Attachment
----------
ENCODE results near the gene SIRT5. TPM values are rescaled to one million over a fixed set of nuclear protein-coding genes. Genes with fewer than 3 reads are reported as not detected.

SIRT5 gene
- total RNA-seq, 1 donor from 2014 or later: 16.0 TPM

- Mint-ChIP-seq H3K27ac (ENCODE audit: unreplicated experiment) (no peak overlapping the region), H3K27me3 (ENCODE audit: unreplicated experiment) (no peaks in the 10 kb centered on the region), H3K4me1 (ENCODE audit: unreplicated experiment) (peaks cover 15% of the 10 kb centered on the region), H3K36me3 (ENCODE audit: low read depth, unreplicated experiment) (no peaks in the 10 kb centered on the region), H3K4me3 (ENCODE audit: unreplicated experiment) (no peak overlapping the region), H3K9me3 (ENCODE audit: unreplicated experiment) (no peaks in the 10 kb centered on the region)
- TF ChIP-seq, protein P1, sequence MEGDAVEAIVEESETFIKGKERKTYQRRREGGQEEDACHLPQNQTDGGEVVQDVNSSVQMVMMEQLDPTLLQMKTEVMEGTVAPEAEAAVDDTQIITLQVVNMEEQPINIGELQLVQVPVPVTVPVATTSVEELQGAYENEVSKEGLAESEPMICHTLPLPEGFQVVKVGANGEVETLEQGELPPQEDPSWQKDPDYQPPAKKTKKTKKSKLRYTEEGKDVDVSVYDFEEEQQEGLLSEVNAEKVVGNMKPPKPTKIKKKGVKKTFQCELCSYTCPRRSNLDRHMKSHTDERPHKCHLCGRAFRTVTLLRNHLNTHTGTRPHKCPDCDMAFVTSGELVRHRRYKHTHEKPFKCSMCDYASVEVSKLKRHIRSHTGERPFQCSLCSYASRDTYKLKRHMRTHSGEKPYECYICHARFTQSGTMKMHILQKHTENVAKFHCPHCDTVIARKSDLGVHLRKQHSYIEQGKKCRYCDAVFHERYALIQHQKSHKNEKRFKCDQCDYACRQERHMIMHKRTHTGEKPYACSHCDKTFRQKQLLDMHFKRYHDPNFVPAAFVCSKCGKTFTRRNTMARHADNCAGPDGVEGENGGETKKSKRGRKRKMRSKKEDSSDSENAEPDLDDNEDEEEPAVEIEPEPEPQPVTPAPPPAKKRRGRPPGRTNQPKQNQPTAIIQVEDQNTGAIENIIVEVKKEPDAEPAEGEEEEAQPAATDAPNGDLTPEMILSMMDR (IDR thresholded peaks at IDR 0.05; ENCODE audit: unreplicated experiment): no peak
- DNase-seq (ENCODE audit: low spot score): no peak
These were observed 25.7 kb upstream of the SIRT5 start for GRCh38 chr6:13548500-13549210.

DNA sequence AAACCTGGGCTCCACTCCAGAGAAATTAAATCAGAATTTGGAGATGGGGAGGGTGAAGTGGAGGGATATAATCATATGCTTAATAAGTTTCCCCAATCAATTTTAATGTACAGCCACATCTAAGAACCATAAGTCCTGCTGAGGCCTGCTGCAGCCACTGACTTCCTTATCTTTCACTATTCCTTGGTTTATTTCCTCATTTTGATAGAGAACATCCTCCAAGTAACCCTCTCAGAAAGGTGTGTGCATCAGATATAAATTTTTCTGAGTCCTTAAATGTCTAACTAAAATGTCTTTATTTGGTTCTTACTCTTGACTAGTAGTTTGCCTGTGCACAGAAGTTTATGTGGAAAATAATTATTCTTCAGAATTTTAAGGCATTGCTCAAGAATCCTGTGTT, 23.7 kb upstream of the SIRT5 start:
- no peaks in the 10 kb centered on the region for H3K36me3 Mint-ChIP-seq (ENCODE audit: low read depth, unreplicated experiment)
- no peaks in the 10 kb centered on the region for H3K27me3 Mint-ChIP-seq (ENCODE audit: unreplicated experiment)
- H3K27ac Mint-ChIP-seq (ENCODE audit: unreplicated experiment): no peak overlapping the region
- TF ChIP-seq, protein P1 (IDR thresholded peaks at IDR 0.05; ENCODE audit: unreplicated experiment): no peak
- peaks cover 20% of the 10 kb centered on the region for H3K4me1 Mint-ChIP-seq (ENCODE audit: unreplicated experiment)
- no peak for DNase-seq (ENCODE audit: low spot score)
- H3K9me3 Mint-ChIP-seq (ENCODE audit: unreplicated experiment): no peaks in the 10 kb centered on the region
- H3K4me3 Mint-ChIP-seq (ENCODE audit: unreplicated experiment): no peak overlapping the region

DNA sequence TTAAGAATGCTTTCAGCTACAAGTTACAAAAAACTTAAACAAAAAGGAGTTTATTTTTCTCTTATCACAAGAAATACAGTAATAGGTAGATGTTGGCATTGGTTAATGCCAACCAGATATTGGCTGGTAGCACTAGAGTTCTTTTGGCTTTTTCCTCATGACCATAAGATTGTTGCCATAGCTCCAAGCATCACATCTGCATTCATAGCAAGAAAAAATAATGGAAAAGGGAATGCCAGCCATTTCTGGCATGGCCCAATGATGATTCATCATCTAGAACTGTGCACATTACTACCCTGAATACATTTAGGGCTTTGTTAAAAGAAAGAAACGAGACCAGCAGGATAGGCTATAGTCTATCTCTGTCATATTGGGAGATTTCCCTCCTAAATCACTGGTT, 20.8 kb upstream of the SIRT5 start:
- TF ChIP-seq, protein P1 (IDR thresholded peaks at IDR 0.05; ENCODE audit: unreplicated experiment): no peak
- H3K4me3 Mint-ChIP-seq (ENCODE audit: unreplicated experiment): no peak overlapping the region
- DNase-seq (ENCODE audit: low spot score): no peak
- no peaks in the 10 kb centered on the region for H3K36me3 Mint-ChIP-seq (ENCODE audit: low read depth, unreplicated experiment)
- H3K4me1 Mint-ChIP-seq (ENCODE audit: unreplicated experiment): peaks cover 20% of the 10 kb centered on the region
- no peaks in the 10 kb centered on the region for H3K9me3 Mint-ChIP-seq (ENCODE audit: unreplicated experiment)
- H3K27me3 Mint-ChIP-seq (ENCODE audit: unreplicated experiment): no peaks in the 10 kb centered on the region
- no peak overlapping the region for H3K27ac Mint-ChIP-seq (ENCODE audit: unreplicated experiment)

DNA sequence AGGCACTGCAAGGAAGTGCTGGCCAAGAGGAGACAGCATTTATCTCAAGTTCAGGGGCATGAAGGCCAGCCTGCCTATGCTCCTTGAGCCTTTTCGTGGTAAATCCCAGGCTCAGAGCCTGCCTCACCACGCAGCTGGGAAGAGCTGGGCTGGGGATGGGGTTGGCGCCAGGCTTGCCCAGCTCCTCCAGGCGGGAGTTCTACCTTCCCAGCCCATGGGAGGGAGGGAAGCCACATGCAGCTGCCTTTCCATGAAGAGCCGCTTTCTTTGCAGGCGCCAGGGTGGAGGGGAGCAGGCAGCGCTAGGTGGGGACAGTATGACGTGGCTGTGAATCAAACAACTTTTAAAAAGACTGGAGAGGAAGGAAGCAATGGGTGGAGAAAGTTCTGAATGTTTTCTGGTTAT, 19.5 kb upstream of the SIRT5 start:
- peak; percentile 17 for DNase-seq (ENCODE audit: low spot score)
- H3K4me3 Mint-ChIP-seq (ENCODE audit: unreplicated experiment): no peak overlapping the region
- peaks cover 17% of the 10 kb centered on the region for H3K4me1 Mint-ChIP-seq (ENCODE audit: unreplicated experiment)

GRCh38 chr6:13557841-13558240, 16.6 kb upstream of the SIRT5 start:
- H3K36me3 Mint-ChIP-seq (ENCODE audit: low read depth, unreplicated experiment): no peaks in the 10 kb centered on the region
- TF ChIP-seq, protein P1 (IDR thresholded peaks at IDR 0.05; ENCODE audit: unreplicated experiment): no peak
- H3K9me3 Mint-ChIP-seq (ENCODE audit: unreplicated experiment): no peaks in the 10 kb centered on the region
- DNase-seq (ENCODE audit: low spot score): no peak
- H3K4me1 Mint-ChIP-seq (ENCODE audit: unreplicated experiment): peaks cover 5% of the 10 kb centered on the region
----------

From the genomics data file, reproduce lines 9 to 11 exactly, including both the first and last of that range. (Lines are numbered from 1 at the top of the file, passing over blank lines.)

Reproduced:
- no peaks in the 10 kb centered on the region for H3K36me3 Mint-ChIP-seq (ENCODE audit: low read depth, unreplicated experiment)
- no peaks in the 10 kb centered on the region for H3K27me3 Mint-ChIP-seq (ENCODE audit: unreplicated experiment)
- H3K27ac Mint-ChIP-seq (ENCODE audit: unreplicated experiment): no peak overlapping the region